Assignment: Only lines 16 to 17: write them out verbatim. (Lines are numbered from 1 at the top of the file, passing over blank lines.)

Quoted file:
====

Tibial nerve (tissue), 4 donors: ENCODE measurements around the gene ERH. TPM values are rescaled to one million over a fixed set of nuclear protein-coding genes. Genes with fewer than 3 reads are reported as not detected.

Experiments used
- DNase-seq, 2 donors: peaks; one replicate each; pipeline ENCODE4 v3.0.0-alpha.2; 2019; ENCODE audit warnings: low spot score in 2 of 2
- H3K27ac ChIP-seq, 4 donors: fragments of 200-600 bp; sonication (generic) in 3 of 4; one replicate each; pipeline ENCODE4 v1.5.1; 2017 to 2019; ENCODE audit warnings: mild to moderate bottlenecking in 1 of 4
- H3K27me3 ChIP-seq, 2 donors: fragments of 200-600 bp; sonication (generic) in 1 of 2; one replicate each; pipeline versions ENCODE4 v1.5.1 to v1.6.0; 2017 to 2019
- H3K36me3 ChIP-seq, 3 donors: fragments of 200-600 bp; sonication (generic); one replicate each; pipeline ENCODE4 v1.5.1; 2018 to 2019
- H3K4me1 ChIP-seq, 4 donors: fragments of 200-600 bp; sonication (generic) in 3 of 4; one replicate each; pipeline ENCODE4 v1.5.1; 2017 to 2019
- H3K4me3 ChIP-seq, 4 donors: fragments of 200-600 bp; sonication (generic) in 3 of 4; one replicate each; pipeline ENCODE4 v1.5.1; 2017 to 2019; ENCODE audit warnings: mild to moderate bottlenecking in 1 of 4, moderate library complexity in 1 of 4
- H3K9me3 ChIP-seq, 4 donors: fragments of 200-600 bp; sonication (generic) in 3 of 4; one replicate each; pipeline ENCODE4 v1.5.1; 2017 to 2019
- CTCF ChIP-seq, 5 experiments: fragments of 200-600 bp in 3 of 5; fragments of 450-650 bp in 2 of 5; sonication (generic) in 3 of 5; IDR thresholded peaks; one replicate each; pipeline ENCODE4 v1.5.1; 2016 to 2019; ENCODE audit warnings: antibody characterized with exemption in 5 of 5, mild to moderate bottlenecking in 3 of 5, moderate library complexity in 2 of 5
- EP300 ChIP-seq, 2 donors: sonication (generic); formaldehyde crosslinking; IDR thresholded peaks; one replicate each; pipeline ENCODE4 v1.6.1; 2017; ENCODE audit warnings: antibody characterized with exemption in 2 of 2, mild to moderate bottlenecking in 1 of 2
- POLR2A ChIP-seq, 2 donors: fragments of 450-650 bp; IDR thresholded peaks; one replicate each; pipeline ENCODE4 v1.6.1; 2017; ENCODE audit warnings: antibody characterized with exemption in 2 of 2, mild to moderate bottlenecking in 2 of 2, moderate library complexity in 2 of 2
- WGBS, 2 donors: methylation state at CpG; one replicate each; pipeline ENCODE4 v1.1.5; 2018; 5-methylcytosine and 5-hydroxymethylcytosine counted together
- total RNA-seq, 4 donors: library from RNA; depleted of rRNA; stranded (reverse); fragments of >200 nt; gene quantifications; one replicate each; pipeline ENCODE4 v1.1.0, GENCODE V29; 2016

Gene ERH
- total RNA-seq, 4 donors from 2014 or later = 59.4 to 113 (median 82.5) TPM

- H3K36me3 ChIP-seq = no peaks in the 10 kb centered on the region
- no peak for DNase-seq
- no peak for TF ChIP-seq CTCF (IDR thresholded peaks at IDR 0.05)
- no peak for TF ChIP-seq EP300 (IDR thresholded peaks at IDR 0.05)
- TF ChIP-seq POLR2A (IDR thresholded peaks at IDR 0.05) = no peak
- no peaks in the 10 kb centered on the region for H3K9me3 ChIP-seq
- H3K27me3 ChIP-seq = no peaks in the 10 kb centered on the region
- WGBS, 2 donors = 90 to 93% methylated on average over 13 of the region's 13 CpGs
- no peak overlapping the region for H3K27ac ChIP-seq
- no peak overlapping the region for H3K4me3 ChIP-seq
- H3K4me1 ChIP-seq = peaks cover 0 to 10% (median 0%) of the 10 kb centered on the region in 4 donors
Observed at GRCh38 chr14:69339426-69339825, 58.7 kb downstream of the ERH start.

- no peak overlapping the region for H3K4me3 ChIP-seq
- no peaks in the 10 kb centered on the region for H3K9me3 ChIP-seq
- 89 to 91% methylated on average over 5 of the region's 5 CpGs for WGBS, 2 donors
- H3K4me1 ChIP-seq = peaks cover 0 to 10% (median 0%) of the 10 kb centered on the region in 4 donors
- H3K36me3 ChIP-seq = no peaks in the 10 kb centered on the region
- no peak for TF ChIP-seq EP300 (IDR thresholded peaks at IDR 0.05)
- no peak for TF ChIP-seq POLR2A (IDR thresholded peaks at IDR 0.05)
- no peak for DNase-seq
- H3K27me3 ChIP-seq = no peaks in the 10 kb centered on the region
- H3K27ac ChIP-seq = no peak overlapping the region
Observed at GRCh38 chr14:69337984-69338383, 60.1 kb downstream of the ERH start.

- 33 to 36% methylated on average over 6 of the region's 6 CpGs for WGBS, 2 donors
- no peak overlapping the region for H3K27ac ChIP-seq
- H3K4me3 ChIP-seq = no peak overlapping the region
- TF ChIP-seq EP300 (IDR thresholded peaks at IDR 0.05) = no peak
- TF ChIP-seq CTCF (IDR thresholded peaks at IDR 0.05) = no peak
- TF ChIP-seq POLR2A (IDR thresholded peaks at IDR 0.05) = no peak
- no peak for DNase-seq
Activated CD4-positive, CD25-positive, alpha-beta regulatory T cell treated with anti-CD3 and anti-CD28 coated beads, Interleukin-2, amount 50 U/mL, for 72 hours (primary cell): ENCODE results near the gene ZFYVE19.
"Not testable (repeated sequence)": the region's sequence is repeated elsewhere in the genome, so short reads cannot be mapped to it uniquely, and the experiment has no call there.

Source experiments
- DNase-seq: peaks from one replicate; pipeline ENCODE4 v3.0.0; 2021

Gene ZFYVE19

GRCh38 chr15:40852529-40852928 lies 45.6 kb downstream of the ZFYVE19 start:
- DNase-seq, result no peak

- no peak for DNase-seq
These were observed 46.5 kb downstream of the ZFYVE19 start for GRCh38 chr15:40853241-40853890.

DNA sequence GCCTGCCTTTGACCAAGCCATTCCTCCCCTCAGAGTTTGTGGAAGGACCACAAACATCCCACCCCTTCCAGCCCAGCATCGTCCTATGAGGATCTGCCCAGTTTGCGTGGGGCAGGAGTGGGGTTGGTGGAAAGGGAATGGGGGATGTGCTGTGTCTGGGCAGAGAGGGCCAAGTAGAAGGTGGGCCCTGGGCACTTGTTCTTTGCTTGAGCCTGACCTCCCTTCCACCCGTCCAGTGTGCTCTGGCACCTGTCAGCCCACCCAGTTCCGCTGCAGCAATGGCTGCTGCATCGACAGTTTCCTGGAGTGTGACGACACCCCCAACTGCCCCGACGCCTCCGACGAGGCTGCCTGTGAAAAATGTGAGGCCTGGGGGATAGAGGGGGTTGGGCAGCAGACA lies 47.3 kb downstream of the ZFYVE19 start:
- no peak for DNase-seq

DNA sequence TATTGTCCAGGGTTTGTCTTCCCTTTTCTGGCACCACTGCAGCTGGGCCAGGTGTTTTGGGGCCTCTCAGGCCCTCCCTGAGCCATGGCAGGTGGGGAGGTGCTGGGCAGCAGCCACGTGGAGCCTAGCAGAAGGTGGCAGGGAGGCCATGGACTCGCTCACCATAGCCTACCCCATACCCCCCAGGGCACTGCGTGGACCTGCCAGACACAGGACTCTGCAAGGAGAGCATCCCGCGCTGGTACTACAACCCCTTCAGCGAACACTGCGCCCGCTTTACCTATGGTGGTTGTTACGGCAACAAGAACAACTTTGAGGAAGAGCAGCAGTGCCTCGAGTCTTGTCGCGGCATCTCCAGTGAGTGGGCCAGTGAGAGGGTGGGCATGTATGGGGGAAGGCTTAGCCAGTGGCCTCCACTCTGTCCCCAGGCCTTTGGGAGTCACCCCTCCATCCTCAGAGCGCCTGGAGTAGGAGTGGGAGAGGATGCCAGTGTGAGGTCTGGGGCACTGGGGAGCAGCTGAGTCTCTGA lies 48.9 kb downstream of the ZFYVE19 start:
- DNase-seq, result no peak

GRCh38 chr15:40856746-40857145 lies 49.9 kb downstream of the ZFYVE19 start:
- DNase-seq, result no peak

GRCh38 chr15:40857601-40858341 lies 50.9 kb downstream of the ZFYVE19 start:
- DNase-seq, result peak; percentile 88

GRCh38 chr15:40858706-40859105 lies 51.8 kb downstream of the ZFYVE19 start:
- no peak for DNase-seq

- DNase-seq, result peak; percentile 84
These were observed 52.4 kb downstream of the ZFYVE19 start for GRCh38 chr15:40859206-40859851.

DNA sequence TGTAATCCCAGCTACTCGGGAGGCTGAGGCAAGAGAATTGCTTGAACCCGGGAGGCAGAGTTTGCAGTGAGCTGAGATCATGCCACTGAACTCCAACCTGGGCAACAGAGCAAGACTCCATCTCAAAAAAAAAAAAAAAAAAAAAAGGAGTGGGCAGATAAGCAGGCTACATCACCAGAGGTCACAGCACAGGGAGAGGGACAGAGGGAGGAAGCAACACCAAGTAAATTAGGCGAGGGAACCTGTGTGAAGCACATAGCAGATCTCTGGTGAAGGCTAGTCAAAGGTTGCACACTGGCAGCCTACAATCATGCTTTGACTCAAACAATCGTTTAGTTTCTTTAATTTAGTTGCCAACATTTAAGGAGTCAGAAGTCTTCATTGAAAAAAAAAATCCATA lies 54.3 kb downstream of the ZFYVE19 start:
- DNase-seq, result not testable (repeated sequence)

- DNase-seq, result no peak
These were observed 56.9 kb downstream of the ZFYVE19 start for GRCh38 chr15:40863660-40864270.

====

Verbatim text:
- total RNA-seq, 4 donors from 2014 or later = 59.4 to 113 (median 82.5) TPM

- H3K36me3 ChIP-seq = no peaks in the 10 kb centered on the region